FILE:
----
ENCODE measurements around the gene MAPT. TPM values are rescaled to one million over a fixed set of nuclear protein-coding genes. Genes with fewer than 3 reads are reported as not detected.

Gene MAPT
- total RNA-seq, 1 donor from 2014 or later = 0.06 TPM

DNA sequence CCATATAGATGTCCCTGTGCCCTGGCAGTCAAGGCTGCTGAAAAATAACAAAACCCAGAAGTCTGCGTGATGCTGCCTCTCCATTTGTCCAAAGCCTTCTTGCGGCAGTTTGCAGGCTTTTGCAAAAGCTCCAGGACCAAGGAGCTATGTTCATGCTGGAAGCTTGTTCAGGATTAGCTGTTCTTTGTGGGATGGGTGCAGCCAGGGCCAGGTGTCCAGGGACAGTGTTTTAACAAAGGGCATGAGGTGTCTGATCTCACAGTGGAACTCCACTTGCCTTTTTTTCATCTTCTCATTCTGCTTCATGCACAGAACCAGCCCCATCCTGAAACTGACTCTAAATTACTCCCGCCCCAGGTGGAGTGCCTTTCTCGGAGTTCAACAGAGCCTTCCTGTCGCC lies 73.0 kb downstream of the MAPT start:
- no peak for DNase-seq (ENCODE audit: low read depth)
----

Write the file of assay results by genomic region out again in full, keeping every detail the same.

ENCODE measurements around the gene MAPT. TPM values are rescaled to one million over a fixed set of nuclear protein-coding genes. Genes with fewer than 3 reads are reported as not detected.

Gene MAPT
- total RNA-seq, 1 donor from 2014 or later = 0.06 TPM

DNA sequence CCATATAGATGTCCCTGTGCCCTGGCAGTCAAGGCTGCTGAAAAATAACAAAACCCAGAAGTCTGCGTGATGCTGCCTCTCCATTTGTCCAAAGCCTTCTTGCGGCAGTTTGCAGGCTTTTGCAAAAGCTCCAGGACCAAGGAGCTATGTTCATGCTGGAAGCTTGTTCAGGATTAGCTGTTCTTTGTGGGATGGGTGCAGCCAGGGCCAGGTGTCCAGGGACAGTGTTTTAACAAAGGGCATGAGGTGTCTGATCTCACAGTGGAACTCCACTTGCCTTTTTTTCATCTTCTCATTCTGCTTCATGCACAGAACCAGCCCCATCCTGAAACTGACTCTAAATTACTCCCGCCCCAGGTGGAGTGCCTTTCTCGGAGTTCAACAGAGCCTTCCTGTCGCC lies 73.0 kb downstream of the MAPT start:
- no peak for DNase-seq (ENCODE audit: low read depth)